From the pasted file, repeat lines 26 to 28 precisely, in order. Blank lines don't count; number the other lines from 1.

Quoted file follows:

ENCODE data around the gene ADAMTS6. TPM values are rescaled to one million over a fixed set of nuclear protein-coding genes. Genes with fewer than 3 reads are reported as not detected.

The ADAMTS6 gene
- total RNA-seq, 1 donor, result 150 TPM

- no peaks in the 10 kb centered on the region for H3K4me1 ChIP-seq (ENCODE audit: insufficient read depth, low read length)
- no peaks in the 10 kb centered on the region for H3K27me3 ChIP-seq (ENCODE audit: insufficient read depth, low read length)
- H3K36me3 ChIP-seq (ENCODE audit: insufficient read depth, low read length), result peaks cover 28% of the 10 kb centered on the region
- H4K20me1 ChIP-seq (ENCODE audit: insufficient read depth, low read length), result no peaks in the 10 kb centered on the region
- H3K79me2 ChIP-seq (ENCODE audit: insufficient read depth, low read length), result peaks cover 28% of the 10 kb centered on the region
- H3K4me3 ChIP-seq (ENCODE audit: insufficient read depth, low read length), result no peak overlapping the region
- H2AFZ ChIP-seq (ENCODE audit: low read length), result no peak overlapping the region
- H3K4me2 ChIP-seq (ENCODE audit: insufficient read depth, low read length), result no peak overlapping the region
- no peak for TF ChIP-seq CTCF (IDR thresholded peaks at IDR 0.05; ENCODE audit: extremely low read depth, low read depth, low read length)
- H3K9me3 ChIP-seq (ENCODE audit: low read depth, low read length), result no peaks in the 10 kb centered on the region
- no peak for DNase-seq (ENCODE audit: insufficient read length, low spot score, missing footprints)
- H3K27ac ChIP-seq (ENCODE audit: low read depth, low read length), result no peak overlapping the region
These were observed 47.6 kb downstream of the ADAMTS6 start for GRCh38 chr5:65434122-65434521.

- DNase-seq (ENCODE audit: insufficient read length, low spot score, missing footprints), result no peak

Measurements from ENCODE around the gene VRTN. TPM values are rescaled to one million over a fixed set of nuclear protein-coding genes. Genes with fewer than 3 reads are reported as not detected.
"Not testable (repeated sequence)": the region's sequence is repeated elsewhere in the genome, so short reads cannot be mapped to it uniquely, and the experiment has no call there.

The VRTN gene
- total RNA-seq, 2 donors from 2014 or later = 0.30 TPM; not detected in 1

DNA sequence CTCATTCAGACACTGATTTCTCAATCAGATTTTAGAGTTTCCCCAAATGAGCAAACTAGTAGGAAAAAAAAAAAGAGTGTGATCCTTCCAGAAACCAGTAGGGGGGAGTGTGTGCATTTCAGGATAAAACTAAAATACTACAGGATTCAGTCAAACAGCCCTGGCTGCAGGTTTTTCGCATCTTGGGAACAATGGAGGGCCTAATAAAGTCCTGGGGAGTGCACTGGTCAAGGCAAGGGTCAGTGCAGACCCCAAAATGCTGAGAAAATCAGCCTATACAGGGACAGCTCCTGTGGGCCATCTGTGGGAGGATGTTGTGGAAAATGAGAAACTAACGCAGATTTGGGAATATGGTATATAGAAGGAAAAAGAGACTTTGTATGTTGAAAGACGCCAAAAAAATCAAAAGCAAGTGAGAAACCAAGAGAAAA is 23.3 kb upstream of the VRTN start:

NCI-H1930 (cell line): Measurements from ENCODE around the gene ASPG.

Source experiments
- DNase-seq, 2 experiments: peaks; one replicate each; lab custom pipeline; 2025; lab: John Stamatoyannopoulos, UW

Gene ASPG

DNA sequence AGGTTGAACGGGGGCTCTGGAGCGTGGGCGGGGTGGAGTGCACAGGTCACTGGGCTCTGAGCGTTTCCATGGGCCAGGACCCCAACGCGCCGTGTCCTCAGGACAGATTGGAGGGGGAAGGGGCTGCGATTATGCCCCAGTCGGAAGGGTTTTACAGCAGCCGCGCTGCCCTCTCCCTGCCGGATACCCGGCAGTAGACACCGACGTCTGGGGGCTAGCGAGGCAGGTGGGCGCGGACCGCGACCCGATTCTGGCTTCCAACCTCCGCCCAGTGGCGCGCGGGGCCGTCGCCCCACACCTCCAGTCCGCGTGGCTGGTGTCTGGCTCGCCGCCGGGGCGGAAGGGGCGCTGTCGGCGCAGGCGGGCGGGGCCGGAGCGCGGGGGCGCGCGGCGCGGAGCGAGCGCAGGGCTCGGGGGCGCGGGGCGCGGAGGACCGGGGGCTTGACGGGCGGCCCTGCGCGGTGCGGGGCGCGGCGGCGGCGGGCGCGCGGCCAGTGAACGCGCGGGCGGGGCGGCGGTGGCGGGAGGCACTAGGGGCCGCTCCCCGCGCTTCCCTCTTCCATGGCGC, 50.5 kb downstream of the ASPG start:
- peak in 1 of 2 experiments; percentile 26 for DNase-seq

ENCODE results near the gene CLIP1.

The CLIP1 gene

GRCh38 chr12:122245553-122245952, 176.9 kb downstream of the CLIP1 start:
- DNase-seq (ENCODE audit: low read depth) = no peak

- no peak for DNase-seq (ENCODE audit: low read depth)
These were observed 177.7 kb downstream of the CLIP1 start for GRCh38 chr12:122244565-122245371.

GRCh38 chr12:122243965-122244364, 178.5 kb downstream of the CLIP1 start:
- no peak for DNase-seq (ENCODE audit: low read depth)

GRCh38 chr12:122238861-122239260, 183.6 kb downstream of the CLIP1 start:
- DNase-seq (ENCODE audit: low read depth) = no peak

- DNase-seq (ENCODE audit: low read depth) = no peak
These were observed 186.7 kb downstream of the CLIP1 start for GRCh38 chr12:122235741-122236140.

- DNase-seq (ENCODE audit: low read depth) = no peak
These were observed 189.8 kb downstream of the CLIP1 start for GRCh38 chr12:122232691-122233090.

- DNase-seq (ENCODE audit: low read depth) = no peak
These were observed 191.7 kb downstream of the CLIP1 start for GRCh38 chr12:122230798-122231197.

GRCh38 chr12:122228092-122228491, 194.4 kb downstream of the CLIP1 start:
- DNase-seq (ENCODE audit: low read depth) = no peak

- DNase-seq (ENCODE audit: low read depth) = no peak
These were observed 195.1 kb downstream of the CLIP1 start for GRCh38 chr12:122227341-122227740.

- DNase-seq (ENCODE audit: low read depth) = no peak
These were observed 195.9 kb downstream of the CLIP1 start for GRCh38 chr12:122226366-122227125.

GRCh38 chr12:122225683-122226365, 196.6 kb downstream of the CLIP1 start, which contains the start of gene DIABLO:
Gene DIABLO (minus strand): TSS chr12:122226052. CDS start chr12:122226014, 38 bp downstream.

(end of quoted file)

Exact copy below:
Gene ASPG

DNA sequence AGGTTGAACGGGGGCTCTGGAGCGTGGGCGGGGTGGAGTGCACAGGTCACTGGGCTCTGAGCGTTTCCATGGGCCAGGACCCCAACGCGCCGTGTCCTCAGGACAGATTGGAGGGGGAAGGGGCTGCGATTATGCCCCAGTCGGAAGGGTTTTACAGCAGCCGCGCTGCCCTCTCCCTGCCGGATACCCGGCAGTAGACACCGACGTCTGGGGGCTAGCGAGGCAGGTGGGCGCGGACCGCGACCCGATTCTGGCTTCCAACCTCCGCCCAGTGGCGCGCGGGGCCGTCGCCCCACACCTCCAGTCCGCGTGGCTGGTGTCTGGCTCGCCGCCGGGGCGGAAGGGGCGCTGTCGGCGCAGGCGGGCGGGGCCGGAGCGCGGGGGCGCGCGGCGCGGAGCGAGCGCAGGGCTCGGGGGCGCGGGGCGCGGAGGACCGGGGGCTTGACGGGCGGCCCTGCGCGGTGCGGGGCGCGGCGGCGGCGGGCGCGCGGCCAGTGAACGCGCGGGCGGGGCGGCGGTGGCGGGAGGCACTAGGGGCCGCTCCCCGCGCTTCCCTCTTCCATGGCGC, 50.5 kb downstream of the ASPG start:
- peak in 1 of 2 experiments; percentile 26 for DNase-seq